For overnight snacks, keep fruit, cheese and lactation bites in your fridge.

Vitamins and Minerals

Focus on the nutrients in your food to keep your energy high and provide the best milk for your baby. Although all vitamins and nutrients are necessary to ensure your good health and your baby’s health, some nutrients are greatly reduced in breast milk if you don’t get enough of them in your diet.

A lack of specific nutrients can harm your baby’s development. Those nutrients include:

Vitamin D

Vitamin D is available in low quantities in breast milk, so be sure to get 10-15 minutes of exposure to direct sunlight each day to boost the amount of Vitamin D in your milk. Due to the low concentration of Vitamin D in mother’s milk, babies should take Vitamin D drops from the ages of two to four weeks.

Women who have a Vitamin D deficiency can experience bone loss, muscle weakness and be more susceptible to fractures. Children who don’t get enough Vitamin D may suffer from rickets, seizures, or weak muscles.

A study showed that women who have 6,000 IU intake of Vitamin D daily were better able to provide their babies with Vitamin D through their breast milk.

Omega 3’s

Docosahexaenoic acid (DHA) is a type of  Omega 3 fatty acid found in seafood and algae. DHA is essential for brain development. It is also vital to skin, eyes and the central nervous system.

DHA and Omega 3 deficiency during infancy and childhood is linked to ADHD and aggressive behavior.

You should get at least 2.6 grams of Omega 3 fatty acids each day, and 100-300 mg of DHA. Low breast milk production is partially caused by low DHA intake.

Vitamin B12

You can get Vitamin B12 from crab, shrimp, meat, liver, salmon, dairy, and shellfish. A lack of Vitamin B12 in a breastfeeding Mom’s diet may result in a severe B12 deficiency in her infant.

A B12 supplement is indicated for breastfeeding women, who need 2.8 micrograms daily. Vegan and vegetarian Moms should talk to their doctors about B12 supplementation since Vitamin B12 is available naturally in mostly meat, fish, and dairy.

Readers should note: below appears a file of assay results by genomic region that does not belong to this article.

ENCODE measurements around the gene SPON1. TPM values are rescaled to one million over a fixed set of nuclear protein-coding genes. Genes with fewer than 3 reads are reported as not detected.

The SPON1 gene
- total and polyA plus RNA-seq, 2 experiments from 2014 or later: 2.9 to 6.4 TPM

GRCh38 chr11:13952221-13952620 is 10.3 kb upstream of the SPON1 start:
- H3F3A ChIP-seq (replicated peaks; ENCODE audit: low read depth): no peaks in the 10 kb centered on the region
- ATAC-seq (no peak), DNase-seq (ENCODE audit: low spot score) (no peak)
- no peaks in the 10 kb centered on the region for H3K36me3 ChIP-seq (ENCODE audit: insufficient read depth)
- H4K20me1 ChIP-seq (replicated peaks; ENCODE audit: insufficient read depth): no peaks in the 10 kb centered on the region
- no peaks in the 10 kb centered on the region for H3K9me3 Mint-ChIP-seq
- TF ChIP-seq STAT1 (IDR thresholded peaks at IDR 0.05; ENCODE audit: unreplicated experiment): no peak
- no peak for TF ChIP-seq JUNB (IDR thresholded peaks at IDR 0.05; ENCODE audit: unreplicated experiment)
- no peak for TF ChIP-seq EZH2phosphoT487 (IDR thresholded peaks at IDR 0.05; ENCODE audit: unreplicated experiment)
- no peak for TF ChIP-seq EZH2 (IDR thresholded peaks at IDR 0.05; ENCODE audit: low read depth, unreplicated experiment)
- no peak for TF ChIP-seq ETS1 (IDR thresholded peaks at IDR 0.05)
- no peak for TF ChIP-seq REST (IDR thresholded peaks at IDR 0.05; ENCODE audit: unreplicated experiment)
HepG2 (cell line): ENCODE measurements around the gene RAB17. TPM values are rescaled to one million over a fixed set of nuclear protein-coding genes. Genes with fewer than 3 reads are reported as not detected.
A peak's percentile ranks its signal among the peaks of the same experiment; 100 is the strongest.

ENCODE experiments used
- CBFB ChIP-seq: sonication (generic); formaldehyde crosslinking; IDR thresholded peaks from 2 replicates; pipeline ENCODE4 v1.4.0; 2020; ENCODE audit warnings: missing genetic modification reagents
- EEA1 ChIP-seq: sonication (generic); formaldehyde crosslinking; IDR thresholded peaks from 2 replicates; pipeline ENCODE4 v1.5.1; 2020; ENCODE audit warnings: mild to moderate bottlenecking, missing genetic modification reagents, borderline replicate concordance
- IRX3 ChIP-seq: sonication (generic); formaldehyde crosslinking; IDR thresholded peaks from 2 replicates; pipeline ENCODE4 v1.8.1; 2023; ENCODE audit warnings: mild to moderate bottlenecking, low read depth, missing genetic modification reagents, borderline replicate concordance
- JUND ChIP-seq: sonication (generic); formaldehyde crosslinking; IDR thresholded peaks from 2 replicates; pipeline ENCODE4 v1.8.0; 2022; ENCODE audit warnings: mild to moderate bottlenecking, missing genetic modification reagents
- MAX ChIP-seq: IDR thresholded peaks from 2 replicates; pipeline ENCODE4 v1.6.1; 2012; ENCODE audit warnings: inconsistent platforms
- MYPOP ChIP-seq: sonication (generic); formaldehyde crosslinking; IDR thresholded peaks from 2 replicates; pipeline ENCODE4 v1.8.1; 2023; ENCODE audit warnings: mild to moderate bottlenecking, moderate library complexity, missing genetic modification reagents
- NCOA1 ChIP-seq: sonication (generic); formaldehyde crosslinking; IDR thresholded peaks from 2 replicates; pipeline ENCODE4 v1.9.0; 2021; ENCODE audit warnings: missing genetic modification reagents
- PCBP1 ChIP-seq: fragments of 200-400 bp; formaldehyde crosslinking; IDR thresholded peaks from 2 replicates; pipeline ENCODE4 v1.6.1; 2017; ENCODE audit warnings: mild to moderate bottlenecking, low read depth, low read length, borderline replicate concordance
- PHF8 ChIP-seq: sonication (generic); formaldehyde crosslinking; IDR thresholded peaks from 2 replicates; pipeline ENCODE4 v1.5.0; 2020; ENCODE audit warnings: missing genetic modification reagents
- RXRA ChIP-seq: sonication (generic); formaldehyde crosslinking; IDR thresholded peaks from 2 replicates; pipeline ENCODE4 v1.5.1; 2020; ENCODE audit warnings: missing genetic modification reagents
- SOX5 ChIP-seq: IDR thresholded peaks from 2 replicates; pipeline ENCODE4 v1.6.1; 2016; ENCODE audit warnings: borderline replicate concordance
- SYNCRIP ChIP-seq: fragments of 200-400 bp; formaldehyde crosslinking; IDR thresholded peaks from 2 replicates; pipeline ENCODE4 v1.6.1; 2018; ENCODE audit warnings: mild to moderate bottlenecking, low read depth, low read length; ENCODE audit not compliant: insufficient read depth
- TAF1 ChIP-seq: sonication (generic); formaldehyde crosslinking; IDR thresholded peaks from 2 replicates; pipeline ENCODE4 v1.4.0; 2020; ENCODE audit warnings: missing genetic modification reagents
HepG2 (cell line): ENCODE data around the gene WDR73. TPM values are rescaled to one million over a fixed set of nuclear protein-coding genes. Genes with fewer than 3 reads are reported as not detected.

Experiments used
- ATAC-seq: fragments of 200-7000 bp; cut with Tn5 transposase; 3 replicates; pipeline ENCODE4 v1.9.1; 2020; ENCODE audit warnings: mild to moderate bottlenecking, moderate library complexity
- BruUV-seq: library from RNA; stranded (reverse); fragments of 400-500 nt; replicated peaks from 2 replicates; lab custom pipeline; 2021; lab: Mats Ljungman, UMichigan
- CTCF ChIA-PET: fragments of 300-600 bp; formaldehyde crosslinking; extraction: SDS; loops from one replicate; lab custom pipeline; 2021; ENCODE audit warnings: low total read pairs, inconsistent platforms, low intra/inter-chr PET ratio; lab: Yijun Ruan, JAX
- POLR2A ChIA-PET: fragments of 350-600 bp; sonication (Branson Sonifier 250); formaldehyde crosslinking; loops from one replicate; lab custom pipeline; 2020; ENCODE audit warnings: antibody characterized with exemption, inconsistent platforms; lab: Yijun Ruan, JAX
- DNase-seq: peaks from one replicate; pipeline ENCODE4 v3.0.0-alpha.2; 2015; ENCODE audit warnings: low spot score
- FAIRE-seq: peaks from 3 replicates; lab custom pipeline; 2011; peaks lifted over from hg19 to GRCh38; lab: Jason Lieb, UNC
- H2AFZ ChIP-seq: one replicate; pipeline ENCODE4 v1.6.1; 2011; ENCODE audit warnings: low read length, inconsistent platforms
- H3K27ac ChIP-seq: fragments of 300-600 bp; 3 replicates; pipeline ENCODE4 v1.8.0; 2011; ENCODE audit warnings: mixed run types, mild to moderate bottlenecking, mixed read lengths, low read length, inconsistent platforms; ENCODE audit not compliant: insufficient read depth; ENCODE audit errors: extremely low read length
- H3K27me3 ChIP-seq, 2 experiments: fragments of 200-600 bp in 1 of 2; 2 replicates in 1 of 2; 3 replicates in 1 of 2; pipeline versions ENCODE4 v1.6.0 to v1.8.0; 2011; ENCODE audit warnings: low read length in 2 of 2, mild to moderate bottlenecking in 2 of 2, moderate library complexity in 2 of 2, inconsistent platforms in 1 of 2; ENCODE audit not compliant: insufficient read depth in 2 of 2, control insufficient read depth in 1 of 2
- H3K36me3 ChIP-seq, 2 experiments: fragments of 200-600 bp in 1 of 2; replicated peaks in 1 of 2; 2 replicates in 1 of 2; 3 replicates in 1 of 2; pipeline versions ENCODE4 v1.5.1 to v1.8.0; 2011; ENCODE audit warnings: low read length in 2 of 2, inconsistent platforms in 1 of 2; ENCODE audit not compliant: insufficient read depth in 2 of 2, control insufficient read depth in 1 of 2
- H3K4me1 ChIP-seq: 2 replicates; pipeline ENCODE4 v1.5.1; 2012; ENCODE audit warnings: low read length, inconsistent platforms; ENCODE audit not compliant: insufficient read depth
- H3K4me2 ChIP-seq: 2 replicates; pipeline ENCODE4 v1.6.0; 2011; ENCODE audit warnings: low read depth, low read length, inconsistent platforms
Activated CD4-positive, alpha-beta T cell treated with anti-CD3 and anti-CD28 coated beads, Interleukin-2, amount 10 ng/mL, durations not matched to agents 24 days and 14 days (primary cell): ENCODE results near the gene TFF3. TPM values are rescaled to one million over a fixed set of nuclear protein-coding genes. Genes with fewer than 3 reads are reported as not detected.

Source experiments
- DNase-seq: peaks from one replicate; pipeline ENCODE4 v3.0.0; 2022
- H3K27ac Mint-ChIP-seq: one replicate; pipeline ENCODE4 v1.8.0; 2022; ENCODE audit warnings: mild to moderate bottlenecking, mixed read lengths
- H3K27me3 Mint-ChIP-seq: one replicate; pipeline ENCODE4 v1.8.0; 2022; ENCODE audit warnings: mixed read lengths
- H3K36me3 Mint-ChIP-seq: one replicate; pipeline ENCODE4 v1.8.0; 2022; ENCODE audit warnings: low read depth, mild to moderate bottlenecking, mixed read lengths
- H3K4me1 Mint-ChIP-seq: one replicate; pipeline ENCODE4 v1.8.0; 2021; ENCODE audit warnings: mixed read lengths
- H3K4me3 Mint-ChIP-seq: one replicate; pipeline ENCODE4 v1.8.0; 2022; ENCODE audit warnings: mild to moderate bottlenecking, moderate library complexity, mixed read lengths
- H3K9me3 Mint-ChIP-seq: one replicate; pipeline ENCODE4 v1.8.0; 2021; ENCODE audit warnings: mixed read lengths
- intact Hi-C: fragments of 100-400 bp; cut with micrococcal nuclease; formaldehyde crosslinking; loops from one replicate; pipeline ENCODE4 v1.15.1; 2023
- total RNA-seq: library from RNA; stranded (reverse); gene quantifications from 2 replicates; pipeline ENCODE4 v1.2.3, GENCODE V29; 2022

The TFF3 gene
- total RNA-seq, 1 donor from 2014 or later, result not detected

Other Nutrients for Breastfeeding Moms

Here are a few other important nutrients for breastfeeding mothers to consider.

Calcium

Breastfeeding Moms should get 1300 milligrams of calcium a day. One cup of yogurt has 450 milligrams of calcium, and a cup of calcium-fortified cereal contains up to 1,000 milligrams.

Folate (Vitamin B9)

Folic acid (folate) is vital for pregnant women because it prevents neural birth defects. Folate is the natural vitamin found in food. Folic acid is the synthetic form of the vitamin. You should continue to make sure you get enough of it from food during breastfeeding. Get the recommended amount, 400 mcg, from beans, green leafy vegetables, and citrus fruits. Avocado, okra, peas, seeds, nuts, and carrots.

Iron

Breastfed babies don’t need extra iron, and taking iron supplements while breastfeeding won’t add extra iron to the breast milk. The iron in your breast milk is absorbed in a higher rate than the iron in the formula; therefore most breastfed babies get enough iron and may get more than formula fed babies. You should get nine milligrams of iron a day from meat, poultry, seafood, egg yolks and dried fruit.

Do I Need to Take Supplements While Breastfeeding?

Aside from a multi-vitamin (and possibly a B12 supplement if you’re a vegan) supplements aren’t necessary if you eat a balanced diet. You can continue using a prenatal vitamin, but that contains more iron than needed for breastfeeding and may cause constipation. Discontinue use of your prenatal vitamin while breastfeeding if you or your baby experience stomach problems or constipation.